Alex Moffat: 5.3%
Bigger casts of the past have been called bloated. But rather than a symptom of being lost or lacking a point of view, this cast feels more like there’s something for everyone. Am I the world’s only Alex Moffat stan? I hope not, but even if I am, he’s there for me. Moffat’s wide range of dinguses gave him spots in cold opens (as Eric Trump) and the “Update” desk (Boat Guy), but he’s not above being the utilitarian Guy Pointing Out the Crazy Guy for his showier castmates.
Leslie Jones, Heidi Gardner, and Kyle Mooney: 5.58%
Newest in the three-way tie is Gardner, who is just flourishing at the “Update” desk. She does the skittish Goop employee, the blustering Angel, and the flirty Bailey Gismert. She has the range! When heavy hitters like Cecily Strong and Kate McKinnon leave, Gardner is going to clean up this game. In the meantime, she’s just going to keep building the character library.
Leslie Jones is also an “Update” player more than anything else. She is almost always herself, whether it’s doing stand-up while sitting down behind the “Update” desk or playing characters like Duchess Meghan’s distant relative. Jones is at SNL to do a very specific thing: be Leslie Jones. That usually translates into yelling. If you need a reserved performance, look elsewhere.
Kyle Mooney’s stature in SNL is outsize compared to his actual presence on the show. The sketches he stars in are so distinctive, he seems like a heavier hitter than he really is. But Mooney actually had two episodes this season where he appeared in no sketches. He was in sponsored content created by Broadway Video that aired during the show, but that’s not exactly the same thing. Like Jones, Mooney is always extremely Mooney when he’s onscreen, so he takes up more headspace than someone who can blend into an office scene.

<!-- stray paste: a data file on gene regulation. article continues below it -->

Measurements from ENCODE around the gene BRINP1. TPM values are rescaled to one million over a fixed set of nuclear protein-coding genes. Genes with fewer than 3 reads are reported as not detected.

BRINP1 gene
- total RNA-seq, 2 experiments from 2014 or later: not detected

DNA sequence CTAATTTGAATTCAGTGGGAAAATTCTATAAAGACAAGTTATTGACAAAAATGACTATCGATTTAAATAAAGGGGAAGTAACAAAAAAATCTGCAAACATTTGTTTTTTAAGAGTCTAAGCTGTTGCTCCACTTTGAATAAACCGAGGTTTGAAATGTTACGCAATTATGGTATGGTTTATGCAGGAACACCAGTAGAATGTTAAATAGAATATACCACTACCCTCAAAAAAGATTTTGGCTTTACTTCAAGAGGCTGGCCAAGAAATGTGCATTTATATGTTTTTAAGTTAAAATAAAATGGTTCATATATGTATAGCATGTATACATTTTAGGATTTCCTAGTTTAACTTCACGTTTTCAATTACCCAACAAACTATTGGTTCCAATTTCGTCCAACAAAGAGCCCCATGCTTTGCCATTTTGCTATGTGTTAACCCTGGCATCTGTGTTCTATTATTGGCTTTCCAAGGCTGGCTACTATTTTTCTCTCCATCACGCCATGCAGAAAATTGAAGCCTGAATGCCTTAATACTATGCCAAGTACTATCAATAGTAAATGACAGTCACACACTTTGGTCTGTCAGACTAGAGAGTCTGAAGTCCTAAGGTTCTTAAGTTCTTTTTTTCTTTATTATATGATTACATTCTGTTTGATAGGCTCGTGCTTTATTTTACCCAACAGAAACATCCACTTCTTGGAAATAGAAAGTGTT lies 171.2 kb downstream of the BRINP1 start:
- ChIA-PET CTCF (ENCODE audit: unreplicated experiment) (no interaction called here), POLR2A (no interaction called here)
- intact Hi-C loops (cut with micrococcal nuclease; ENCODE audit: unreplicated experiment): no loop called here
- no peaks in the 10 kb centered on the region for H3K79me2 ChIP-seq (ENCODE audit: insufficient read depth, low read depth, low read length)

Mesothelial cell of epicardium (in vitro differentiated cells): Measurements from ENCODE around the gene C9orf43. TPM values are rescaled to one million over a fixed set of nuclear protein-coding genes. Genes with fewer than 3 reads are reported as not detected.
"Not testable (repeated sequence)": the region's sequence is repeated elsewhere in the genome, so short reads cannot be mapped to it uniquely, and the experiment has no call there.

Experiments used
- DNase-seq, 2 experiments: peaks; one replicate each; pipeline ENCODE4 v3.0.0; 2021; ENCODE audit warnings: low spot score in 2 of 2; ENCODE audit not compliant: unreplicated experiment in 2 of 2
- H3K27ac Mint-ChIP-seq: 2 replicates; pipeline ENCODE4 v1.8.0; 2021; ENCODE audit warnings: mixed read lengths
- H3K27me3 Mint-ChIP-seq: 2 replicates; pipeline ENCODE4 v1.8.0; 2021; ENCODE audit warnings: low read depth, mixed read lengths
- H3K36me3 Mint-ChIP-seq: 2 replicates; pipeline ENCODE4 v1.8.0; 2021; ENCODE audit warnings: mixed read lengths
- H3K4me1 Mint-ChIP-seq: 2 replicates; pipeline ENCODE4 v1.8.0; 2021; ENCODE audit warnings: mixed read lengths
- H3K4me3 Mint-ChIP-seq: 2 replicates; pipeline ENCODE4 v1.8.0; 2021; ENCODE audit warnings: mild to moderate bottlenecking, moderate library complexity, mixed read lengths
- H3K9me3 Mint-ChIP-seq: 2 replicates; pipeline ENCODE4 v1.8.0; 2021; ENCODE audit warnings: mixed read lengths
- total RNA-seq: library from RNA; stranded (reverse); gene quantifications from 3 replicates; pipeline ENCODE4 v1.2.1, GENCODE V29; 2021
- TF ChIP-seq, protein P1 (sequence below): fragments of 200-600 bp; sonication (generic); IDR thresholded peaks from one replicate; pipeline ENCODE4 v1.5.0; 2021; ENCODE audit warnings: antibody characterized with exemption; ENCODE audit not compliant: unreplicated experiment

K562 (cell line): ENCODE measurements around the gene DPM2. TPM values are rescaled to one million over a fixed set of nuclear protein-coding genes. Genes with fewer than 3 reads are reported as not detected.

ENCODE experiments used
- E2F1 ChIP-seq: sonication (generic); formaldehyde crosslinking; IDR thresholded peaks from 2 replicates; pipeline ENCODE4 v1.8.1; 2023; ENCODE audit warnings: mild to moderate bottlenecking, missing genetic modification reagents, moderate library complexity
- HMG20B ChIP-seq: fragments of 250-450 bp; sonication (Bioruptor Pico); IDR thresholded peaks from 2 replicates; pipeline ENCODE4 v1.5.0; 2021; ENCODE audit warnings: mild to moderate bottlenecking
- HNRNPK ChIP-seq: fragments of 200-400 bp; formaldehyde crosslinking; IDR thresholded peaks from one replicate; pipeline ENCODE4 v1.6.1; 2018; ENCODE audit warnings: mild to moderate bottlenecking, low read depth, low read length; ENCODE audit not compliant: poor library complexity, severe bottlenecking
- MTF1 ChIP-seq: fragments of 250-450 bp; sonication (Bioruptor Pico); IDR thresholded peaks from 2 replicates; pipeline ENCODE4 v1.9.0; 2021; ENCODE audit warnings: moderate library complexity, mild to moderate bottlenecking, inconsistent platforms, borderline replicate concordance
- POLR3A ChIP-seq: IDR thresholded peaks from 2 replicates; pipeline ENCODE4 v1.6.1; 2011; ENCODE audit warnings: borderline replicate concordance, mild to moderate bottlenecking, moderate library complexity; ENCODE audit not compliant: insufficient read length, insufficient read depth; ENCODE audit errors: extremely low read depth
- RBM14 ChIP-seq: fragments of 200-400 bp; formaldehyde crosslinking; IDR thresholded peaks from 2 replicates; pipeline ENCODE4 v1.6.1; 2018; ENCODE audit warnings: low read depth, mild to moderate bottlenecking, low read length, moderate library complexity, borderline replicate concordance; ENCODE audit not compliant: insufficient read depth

Pete Davidson: 5.7%
Pete’s season 44 started out with a bang. Dude was with Ariana Grande, and it was the main point of discussion in the season premiere. Then they broke up, “Thank U, Next” fell upon us, and Davidson shared his struggles with mental health in the wake of his engagement’s end. His presence on the show scaled back, but he warmed our hearts with his bromance with John Mulaney and did regular wellness checks at the “Update” desk.
The Concept of Fame: 6.15%
It really says something that cameos had a better year than half of the cast. As Saturday Night Live has progressed from scrappy show that could to cultural institution, the stunt casting has really gotten out of hand. Robert Mueller went from being one of Kate McKinnon’s many labors to yet another nail in Robert De Niro’s coffin. Why does he keep doing it? He can’t quite read the cue cards and can NEVER say “Live from New York, it’s Saturday Night!” It’s madness. Perhaps the most egregious celeb cameo was when Dan Crenshaw came on the show to dress down Pete Davidson. Dude wants a 12-week abortion ban. He can take a joke at his appearance’s expense.